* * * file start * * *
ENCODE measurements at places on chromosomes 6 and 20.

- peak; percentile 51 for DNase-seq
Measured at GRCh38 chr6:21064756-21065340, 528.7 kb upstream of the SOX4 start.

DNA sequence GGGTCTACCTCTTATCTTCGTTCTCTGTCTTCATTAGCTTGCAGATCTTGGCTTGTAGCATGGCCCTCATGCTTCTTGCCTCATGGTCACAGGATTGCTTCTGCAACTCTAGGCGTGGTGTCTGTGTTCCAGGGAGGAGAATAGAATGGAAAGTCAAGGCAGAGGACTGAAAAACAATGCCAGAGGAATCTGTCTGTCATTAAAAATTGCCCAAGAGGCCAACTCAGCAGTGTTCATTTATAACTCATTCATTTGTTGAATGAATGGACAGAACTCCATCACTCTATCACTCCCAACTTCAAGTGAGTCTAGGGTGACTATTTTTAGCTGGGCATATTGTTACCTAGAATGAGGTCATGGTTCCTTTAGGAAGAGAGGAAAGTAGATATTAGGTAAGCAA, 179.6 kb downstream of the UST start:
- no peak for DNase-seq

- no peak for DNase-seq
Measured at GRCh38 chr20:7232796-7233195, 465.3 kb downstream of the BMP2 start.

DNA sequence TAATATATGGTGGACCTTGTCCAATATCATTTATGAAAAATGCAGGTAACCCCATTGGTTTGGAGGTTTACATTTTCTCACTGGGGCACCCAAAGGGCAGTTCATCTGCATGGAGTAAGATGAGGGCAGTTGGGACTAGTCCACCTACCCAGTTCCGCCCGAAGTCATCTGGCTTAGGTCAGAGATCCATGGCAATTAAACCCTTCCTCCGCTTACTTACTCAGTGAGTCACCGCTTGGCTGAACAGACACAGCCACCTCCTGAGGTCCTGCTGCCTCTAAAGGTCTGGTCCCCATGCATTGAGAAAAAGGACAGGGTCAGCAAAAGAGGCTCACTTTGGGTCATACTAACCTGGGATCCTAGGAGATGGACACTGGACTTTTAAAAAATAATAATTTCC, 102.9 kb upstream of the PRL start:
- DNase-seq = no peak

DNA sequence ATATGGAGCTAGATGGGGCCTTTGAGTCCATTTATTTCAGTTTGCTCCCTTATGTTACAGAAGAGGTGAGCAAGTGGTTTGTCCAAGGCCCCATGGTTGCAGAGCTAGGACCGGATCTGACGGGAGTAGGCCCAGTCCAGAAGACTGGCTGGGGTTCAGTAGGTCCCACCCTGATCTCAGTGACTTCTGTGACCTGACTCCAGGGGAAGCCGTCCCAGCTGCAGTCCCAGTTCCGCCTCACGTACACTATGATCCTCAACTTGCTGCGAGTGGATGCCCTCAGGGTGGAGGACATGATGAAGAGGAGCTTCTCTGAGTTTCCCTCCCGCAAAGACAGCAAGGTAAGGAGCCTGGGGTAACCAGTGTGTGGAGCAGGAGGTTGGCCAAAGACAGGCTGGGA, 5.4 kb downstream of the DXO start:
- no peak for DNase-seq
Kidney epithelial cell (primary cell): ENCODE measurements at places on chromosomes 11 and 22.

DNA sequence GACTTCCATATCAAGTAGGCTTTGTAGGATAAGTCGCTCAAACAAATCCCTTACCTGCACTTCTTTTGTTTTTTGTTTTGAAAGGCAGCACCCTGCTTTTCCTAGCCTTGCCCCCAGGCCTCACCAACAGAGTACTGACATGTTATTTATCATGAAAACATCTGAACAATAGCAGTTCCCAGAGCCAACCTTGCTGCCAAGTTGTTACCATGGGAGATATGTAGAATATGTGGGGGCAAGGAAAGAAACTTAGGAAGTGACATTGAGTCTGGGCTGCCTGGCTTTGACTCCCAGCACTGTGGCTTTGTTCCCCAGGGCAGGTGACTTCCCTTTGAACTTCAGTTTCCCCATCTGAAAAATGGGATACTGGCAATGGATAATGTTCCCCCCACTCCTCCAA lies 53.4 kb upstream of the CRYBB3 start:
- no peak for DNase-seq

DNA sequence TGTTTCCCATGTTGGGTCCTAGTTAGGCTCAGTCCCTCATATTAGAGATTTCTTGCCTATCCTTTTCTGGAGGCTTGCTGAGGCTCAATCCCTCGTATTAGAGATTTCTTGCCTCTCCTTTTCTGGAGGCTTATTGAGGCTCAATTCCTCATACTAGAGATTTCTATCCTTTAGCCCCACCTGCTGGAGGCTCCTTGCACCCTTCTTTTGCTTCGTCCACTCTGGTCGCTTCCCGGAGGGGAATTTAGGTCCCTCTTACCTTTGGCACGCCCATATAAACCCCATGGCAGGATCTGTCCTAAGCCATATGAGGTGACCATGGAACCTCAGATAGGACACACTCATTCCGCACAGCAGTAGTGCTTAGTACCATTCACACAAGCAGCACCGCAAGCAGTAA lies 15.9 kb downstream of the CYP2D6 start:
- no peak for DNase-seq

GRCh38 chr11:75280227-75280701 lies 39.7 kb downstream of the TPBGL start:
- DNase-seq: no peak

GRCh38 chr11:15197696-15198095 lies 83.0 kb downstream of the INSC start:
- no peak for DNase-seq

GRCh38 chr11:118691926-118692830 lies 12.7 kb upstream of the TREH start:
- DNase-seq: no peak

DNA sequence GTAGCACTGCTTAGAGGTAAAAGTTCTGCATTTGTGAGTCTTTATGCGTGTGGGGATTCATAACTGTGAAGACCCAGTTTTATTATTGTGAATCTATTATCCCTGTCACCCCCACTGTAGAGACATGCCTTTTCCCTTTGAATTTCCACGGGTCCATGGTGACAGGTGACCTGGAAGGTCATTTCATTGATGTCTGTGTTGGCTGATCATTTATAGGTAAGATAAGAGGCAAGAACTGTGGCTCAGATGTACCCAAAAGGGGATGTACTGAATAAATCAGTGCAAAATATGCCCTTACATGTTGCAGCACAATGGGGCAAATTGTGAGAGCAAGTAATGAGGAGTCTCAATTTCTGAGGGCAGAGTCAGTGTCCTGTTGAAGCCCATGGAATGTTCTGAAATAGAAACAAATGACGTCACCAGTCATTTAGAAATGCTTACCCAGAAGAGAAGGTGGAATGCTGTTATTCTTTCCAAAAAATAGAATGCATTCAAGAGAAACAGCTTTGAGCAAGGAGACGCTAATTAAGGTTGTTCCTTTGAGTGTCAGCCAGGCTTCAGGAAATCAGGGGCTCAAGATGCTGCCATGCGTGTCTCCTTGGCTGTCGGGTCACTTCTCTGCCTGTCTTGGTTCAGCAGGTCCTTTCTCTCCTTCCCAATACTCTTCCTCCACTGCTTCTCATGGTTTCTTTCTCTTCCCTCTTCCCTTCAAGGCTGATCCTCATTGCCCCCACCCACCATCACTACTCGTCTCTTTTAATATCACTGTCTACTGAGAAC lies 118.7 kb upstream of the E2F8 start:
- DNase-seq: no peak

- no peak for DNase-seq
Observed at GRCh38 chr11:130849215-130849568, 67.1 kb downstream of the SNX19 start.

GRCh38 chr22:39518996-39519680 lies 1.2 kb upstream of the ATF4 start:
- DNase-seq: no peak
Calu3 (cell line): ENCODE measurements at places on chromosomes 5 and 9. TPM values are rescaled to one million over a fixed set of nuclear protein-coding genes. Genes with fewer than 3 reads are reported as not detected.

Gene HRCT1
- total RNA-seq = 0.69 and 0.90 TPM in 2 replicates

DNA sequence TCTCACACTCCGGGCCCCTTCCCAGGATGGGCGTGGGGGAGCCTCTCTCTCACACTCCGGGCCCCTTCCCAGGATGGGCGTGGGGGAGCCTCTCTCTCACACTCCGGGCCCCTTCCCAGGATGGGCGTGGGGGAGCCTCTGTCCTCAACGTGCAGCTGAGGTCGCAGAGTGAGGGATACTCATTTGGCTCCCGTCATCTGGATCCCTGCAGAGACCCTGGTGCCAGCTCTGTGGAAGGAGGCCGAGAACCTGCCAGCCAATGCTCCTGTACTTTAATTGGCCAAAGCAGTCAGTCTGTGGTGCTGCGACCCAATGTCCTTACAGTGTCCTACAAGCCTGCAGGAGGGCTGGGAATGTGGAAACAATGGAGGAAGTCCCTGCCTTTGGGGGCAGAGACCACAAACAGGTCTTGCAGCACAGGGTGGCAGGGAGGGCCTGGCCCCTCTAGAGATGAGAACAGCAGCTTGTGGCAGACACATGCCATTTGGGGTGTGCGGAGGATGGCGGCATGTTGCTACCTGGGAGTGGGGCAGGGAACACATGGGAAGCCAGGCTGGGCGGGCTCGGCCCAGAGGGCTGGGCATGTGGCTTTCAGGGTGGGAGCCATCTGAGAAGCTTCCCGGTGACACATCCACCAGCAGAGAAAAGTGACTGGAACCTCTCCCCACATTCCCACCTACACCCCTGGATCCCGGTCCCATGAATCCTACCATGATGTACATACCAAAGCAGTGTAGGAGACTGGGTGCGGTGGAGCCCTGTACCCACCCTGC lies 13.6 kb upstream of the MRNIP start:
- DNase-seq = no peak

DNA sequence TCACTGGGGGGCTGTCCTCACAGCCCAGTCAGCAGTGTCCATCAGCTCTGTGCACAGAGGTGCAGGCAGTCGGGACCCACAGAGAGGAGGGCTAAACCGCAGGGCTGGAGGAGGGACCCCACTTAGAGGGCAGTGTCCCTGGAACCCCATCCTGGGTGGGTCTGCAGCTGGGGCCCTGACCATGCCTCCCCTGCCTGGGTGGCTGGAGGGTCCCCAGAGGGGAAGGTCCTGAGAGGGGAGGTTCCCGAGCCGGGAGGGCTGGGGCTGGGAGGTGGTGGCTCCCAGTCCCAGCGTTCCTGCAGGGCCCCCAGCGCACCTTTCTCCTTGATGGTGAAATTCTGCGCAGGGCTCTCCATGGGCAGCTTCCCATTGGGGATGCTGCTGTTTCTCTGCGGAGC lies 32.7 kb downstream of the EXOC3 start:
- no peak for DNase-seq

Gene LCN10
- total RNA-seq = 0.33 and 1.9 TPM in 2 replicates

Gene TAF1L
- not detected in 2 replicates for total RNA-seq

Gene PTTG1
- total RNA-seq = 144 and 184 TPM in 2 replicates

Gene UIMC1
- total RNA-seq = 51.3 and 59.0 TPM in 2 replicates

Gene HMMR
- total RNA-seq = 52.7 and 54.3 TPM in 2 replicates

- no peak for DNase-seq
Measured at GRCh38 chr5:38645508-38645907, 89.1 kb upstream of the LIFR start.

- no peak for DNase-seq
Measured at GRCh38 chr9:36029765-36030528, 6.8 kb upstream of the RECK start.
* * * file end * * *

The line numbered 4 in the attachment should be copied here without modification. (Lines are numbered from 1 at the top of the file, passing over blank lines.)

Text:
DNA sequence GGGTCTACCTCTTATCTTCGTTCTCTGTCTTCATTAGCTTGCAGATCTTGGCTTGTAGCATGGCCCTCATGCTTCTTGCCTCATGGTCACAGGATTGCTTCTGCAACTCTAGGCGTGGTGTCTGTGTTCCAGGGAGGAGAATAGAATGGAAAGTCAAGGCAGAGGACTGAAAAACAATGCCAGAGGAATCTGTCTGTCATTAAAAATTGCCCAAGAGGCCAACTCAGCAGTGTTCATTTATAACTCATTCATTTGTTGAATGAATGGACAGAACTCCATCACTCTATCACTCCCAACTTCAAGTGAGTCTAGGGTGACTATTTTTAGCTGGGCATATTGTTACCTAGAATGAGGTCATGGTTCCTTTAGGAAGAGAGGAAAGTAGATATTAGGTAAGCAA, 179.6 kb downstream of the UST start: